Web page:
Senate Republican Leader Mitch McConnell was so appalled by Donald Trump’s role in the Jan. 6 attacks that he signaled to colleagues shortly after that he was willing to face Trump in an impeachment trial. Trump convicted — and barred him from holding public office again. A month later, however, McConnell voted to acquit him.
House Republican leader Kevin McCarthy told colleagues in the days after Jan. 6 that he would call Trump and urge him to resign. But McCarthy quickly changed his mind and instead told House members not to criticize Trump in public.
By now, this pattern is familiar. (this is a central theme “It’s not going to pass,” A new book by my colleagues Alex Burns and Jonathan Martin on the end of Trump’s presidency broke with McCarthy’s comments. )
Many prominent Republicans have criticized Trump for inciting violence, undermining democracy or making racist remarks, sometimes harshly. Privately, these Republicans have been tougher, saying they despise Trump and want him out of politics.
But they were ultimately reluctant to contend with him. They argue that doing so would jeopardize their future in the party given Trump’s continued popularity with Republican voters. “Republican lawmakers worry that confronting Trump, or even speaking out about how they really feel about him, is tantamount to signing their political death warrant,” Jonathan Martin told me. “For most of them, It’s not more complicated than that.”
There are only a few exceptions. If you follow politics, you might be able to tick off the most prominent names: Liz Cheneya member of the House of Representatives from Wyoming; Mitt Romneyrepresenting the Senator from Utah; and Larry HoganGovernor of Maryland.
The three of them happen to have one thing in common: they all grew up around politics, the children of world-famous officials.
Liz Cheney’s father, Dickended a long political career by serving as vice president and her mother, Lynn, is the high-profile chairman of the National Endowment for the Humanities. Mitt Romney’s father, George, is a presidential candidate, cabinet secretary and governor of Michigan. Larry Hogan’s father, Lawrencewas the only Republican on the House Judiciary Committee to vote for every article of impeachment against Richard Nixon.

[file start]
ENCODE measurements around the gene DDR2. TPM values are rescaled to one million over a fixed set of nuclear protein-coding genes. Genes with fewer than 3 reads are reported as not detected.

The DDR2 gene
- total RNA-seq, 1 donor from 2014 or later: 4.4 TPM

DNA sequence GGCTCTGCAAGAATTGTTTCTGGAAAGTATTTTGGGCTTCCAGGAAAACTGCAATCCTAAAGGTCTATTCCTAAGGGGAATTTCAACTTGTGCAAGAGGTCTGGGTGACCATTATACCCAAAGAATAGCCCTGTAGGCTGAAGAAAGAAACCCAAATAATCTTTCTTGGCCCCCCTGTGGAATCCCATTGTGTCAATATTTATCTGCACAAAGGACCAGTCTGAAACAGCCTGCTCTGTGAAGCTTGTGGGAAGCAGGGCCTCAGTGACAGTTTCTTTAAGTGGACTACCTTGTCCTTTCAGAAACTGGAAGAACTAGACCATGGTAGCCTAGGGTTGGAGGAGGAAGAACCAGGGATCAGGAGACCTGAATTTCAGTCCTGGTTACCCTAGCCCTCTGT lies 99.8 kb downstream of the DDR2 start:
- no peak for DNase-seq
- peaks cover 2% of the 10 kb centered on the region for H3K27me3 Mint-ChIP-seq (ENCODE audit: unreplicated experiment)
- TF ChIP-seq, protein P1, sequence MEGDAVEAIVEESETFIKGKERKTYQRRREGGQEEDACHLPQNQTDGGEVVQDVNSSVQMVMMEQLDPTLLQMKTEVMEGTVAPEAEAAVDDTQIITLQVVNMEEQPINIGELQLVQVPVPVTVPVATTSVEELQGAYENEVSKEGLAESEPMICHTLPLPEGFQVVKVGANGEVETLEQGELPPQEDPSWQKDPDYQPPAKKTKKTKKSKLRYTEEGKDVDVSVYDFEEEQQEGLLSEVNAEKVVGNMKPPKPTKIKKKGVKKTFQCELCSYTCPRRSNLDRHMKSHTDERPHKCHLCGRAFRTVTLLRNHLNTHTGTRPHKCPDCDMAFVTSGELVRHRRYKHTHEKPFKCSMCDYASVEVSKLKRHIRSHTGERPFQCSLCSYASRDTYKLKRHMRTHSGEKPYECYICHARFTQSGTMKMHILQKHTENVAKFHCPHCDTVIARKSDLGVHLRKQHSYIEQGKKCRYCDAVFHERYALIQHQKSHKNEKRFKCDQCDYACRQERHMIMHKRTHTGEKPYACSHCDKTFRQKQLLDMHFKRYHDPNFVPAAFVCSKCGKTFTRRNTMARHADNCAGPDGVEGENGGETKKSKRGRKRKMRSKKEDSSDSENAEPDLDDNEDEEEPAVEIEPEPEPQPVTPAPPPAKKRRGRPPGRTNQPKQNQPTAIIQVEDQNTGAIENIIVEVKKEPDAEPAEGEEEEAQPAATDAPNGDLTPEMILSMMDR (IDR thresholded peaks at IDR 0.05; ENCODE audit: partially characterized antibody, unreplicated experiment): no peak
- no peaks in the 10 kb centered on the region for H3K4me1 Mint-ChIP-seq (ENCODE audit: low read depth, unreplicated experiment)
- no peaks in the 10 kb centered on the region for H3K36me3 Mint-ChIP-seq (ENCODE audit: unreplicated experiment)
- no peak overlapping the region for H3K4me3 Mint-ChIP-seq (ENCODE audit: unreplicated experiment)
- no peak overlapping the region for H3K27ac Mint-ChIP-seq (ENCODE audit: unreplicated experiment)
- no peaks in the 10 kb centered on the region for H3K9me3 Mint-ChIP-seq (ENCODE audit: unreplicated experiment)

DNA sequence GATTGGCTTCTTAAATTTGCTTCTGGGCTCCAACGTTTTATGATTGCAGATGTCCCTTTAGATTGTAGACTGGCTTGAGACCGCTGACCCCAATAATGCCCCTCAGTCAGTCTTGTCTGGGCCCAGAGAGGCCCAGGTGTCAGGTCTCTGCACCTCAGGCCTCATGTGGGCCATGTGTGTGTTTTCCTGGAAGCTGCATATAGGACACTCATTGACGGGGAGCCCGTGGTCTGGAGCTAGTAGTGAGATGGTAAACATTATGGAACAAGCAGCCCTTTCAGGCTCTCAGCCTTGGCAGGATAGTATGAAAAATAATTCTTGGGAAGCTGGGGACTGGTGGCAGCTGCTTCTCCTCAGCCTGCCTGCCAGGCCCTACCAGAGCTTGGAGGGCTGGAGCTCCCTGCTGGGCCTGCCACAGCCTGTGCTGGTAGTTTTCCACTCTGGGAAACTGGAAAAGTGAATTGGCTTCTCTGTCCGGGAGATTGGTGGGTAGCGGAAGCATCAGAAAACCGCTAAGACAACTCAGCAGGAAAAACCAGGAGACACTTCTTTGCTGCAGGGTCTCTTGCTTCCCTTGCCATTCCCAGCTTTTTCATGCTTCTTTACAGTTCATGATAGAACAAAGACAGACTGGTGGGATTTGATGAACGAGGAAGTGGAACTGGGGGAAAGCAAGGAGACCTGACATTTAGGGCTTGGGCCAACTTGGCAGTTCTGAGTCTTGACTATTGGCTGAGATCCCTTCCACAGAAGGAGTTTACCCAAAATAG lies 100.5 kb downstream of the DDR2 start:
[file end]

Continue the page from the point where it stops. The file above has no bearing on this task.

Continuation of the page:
Together, the three constitute “a kind of shadow conscience of the party,” as Mark Lebovich, now author of The Atlantic, puts it, let go.
Aside from their stance on Trump, the three have many differences. They come from different political generations — Romney, 75, ran for president twice, while Hogan, 65, and Cheney, 55, were elected only in the past decade. They also have different ideologies. Cheney is very conservative on most policy issues, Hogan is a moderate, and Romney is somewhere in between.
If anything, these differences make their shared family history all the more telling. All three see politics as something bigger than the next election or their own career ambitions. They have multigenerational views on the Republican Party and American democracy. They hoped that both would be by their side when they left the scene — just as they had witnessed their parents go through firsthand.